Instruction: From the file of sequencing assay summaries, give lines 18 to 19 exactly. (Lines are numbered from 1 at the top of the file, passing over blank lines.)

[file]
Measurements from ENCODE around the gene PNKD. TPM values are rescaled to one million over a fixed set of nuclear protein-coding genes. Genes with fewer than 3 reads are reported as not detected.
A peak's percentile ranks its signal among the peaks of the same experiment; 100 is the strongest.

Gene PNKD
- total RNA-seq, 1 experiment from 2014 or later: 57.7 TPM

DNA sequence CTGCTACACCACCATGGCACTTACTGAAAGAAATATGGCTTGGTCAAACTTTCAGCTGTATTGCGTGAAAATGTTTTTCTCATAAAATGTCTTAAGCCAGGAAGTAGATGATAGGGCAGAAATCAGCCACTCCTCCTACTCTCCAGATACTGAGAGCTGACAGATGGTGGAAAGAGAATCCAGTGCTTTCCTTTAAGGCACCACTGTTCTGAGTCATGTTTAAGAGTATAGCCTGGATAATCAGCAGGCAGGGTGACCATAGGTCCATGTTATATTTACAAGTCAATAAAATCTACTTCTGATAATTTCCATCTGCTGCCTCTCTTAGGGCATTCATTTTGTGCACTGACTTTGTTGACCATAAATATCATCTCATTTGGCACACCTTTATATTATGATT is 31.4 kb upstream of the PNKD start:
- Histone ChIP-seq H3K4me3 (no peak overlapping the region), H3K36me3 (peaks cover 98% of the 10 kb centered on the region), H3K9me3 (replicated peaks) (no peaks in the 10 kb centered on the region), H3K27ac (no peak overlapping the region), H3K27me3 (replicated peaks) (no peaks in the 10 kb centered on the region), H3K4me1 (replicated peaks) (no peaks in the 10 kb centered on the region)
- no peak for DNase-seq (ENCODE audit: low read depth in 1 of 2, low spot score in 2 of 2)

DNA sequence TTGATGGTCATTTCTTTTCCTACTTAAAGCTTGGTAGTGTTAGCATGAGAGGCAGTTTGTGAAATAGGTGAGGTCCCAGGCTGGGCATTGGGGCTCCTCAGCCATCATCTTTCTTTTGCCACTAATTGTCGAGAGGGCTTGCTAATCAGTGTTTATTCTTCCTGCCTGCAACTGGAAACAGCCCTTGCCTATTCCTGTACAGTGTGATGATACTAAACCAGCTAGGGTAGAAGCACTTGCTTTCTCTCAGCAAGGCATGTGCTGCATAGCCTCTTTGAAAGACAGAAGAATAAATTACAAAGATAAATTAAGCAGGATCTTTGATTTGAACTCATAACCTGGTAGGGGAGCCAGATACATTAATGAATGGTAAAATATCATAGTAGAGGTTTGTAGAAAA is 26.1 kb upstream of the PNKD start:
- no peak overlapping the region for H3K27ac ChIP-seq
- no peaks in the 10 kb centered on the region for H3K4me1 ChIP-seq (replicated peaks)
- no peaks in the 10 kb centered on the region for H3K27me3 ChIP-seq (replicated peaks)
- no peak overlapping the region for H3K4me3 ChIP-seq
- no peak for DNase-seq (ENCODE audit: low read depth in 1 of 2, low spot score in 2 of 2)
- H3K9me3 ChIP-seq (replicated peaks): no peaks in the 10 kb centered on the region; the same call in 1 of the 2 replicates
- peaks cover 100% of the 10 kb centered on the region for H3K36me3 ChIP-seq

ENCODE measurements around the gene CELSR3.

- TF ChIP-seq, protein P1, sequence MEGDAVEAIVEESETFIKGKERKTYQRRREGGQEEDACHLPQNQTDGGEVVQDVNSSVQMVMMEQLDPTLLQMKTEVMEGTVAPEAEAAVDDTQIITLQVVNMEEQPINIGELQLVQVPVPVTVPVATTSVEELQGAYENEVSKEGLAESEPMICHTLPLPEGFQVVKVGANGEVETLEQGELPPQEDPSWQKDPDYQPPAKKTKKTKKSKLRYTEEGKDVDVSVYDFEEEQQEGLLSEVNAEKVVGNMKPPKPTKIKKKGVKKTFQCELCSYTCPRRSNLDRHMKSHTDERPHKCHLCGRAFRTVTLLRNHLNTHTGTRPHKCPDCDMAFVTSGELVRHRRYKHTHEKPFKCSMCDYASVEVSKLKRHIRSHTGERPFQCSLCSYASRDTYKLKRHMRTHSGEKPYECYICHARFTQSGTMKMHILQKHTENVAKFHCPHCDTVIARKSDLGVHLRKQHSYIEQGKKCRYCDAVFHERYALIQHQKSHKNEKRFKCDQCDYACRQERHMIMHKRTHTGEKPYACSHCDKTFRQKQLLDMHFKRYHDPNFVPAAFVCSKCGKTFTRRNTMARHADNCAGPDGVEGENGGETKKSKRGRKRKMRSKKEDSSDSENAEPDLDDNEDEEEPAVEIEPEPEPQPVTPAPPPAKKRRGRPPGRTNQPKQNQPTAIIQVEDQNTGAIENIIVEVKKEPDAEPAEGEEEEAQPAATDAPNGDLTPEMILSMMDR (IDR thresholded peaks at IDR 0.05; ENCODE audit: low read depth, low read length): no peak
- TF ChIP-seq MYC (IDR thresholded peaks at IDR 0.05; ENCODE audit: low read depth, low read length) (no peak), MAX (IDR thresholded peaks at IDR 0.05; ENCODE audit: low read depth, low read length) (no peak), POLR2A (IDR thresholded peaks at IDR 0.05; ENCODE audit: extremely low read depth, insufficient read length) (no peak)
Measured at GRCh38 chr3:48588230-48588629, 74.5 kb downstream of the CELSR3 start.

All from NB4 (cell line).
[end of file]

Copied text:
- TF ChIP-seq MYC (IDR thresholded peaks at IDR 0.05; ENCODE audit: low read depth, low read length) (no peak), MAX (IDR thresholded peaks at IDR 0.05; ENCODE audit: low read depth, low read length) (no peak), POLR2A (IDR thresholded peaks at IDR 0.05; ENCODE audit: extremely low read depth, insufficient read length) (no peak)
Measured at GRCh38 chr3:48588230-48588629, 74.5 kb downstream of the CELSR3 start.